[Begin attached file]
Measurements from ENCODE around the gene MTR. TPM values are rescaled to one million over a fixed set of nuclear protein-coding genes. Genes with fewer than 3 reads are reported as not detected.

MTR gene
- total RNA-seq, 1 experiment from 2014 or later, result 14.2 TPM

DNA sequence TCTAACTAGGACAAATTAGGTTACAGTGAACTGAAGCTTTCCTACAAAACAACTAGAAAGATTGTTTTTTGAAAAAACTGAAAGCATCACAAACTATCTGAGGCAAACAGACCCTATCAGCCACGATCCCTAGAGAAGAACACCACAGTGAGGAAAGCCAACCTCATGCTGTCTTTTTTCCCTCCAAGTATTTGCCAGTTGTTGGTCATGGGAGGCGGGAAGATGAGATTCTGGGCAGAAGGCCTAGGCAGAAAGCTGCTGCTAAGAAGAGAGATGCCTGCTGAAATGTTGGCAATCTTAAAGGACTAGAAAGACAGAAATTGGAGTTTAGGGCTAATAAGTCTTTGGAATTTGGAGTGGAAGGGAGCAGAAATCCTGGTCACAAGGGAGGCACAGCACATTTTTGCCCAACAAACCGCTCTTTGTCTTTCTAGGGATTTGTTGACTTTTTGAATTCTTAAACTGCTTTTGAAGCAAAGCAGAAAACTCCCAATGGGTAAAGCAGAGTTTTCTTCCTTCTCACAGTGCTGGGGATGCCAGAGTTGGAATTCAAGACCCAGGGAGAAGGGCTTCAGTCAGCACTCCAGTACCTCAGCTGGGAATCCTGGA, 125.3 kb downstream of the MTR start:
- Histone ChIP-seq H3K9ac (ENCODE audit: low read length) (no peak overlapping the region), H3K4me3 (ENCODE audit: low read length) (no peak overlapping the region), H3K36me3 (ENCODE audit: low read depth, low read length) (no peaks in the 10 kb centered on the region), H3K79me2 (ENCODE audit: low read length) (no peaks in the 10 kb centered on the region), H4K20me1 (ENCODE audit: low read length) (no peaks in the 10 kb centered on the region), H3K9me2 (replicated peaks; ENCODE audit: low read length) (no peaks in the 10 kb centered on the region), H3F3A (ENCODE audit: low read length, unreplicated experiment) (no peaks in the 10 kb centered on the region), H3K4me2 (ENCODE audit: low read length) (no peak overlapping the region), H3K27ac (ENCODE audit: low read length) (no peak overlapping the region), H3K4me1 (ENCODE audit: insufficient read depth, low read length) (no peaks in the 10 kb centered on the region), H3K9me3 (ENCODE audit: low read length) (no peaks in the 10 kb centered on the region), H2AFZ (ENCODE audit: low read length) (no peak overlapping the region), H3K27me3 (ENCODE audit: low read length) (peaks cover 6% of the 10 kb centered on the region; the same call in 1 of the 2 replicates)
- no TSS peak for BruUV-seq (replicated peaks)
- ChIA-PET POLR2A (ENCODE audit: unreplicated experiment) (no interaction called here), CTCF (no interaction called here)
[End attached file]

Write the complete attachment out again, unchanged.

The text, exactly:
Measurements from ENCODE around the gene MTR. TPM values are rescaled to one million over a fixed set of nuclear protein-coding genes. Genes with fewer than 3 reads are reported as not detected.

MTR gene
- total RNA-seq, 1 experiment from 2014 or later, result 14.2 TPM

DNA sequence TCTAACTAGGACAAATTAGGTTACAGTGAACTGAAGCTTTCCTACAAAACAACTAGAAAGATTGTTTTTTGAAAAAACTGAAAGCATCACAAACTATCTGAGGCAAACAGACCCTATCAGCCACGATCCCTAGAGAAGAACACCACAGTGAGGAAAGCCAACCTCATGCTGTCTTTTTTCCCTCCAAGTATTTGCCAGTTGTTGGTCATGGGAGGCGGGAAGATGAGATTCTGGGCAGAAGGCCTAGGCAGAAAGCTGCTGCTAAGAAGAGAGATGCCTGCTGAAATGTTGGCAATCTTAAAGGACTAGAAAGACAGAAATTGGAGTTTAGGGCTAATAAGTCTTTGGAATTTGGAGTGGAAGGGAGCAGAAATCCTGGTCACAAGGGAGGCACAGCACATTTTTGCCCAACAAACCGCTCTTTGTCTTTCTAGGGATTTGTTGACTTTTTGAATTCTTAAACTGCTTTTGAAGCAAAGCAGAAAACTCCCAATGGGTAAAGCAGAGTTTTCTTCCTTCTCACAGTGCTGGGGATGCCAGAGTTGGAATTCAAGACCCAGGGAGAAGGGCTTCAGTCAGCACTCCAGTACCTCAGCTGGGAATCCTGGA, 125.3 kb downstream of the MTR start:
- Histone ChIP-seq H3K9ac (ENCODE audit: low read length) (no peak overlapping the region), H3K4me3 (ENCODE audit: low read length) (no peak overlapping the region), H3K36me3 (ENCODE audit: low read depth, low read length) (no peaks in the 10 kb centered on the region), H3K79me2 (ENCODE audit: low read length) (no peaks in the 10 kb centered on the region), H4K20me1 (ENCODE audit: low read length) (no peaks in the 10 kb centered on the region), H3K9me2 (replicated peaks; ENCODE audit: low read length) (no peaks in the 10 kb centered on the region), H3F3A (ENCODE audit: low read length, unreplicated experiment) (no peaks in the 10 kb centered on the region), H3K4me2 (ENCODE audit: low read length) (no peak overlapping the region), H3K27ac (ENCODE audit: low read length) (no peak overlapping the region), H3K4me1 (ENCODE audit: insufficient read depth, low read length) (no peaks in the 10 kb centered on the region), H3K9me3 (ENCODE audit: low read length) (no peaks in the 10 kb centered on the region), H2AFZ (ENCODE audit: low read length) (no peak overlapping the region), H3K27me3 (ENCODE audit: low read length) (peaks cover 6% of the 10 kb centered on the region; the same call in 1 of the 2 replicates)
- no TSS peak for BruUV-seq (replicated peaks)
- ChIA-PET POLR2A (ENCODE audit: unreplicated experiment) (no interaction called here), CTCF (no interaction called here)